Monday, November 29, 2010


Duke's perfect day would go like this:
He'd wake up at six and drink a hot chocolate.
He'd then enter his (nonexistent) home office and work, trading stocks, with his really cool (also nonexistent) monitors hanging on the walls. He'd do that until just after noon.
Then we would walk downtown as a family and go out to lunch together. We'd walk home and all the kids would magically take a nap at the same time. He and I would snuggle up and nap.
When we all awoke, we'd have a light dinner and watch a movie together, kids would go to sleep willingly at bedtime and he and I would snuggle up once again. Then we might play some guitar together before bed.

My perfect day:
We'd wake up to sun-shine, with the boys' extra-adorable clothes already stacked and ready. We'd get out of the house smoothly and walk downtown for a bagel. I would take hundreds of beautiful photos, including a family photo to top all family photos.
We'd walk home and lounge on a blanket in the backyard, eating a picnic, and snoozing together in the shade.
Come evening we'd take our bikes to an old-fashioned carnival with rides and lights, and winning stuffed animals. We would eat cotton candy and patron the Ferris wheel until bedtime.
We'd ride home and the boys would sleep peacefully while Duke and I spent the evening dancing in our living room and eating late-night snacks.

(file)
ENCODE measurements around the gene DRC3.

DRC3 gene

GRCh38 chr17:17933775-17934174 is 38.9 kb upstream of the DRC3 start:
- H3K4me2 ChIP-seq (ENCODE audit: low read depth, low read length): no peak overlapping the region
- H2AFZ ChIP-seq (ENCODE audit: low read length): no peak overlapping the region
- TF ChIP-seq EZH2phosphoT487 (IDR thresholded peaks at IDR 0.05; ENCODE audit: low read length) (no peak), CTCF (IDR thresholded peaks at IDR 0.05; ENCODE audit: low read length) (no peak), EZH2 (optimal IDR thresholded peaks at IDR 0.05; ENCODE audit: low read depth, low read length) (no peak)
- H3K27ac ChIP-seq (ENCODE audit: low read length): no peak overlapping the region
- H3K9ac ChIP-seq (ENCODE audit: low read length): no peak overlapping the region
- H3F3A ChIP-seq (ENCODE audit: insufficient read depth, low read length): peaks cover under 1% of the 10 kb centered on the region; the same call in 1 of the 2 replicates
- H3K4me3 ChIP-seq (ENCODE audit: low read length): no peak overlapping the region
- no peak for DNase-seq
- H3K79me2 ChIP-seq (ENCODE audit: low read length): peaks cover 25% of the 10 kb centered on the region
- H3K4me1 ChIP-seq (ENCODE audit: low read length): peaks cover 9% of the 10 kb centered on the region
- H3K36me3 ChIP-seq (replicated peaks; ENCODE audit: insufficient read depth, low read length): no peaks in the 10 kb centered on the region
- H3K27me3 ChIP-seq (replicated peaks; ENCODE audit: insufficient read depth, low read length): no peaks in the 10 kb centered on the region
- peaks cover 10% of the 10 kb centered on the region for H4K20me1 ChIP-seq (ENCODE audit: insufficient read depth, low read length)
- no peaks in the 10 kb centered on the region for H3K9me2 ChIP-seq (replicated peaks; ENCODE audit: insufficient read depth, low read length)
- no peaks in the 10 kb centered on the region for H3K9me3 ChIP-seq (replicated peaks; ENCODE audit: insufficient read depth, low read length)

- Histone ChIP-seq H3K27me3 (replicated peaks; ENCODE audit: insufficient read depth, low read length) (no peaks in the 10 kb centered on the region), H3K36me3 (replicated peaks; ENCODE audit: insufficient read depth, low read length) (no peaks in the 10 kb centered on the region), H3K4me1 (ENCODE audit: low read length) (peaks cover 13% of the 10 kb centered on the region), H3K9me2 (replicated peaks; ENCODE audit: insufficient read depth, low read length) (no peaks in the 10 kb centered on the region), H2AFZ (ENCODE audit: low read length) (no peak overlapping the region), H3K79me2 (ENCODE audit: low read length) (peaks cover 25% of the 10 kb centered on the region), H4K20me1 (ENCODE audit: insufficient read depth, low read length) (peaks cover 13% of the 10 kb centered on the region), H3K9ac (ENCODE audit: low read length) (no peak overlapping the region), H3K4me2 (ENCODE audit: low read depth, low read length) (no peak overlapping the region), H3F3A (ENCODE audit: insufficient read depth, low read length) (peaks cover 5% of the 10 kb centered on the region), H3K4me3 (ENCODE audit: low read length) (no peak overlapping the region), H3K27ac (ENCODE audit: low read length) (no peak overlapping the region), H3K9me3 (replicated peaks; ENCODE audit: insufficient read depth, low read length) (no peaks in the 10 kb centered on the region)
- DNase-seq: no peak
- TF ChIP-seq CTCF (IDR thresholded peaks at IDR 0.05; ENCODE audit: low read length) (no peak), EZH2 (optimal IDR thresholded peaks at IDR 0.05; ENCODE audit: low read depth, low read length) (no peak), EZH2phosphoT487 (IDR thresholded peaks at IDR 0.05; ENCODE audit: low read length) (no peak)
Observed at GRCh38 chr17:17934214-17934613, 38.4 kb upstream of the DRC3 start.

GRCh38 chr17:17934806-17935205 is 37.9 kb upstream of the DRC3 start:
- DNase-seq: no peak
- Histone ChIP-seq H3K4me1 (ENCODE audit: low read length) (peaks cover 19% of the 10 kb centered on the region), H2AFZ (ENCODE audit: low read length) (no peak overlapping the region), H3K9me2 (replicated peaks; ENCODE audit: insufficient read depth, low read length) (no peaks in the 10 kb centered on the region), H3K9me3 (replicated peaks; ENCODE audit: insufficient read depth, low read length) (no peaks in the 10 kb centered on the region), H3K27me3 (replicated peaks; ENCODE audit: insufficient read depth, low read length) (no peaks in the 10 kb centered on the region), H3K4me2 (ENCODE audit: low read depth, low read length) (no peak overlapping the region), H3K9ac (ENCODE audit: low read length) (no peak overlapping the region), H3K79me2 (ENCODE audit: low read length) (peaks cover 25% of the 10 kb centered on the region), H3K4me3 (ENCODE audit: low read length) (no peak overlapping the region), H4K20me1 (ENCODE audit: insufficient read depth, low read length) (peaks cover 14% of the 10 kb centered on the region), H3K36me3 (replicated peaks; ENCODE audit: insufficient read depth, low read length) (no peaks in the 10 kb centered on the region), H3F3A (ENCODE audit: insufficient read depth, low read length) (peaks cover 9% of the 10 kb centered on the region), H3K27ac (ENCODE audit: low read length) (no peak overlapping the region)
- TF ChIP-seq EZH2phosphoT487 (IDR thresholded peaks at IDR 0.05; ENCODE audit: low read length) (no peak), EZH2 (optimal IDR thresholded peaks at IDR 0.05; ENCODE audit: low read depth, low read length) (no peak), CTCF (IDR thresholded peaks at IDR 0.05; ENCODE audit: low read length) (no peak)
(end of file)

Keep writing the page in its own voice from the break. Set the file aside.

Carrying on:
We spun these dreams while traveling in our car together. We also planned our retirement, our dream vacation, and our grandparenthood. We spoke our feelings to our children and taught them the songs of our hearts.

I'm realizing now that I lived my dream day. Never before topped. And twice in one week (once driving down and another driving back home).

We started the first day with hot chocolate.
We read together. And comforted our son (when Sparky threw up all over the place).
We stopped the car (to put on chains), taking the opportunity to dance in circles on the ice together.
We talked, a lot. Our kids told us all sorts of marvelous things.
We ate bagels and cream cheese for lunch, driving around a beautiful, new town.
Our car spun quietly in the night, off the road- in what would normally have sent us into a panic- and we felt complete peace and calm. Duke and I worked together as a team to free the car from the snowy ditch and accomplished the great feat, kissing and high-fiving in triumph.
We were a family.

The second dream day was similar. Minus the vomit. Plus some whining. Minus the spin-out. Plus eating Chinese take-out, all huddled in the front seat of the car.

It was as close to heaven as I have ever been.

I hope that even when we can afford to fly, we'll choose to drive.... Unless we ever live that dream Hawaii vacation... Then we'll take a boat.

Saturday, November 20, 2010

The top of my list.

Put simply, even my most horrible days in this past few weeks are not so bad when I think of what life was like this time last year. You know, at the time I thought I was being honest and documenting it all very well; the challenging pregnancy, the extreem loneliness, the feeling that I would rather be catatonic than wake up one more day to ALL of it. I thought I was wearing my grief around my neck for all to see. Well, I'm smiling in almost every picture and video from the time. I cannot remember accepting very much help, although the people around me were so very willing to give. I've been told I was sending a vibe that said something like 'just leave me alone.' Yes, I barreled through it, like increasing my velocity while approaching a speed-bump, thinking it could somehow be easier that way.

Eek. I'm only just realizing that all of my laughter and smiles in those clips are so forced. I was crying like Sparky, only on the inside.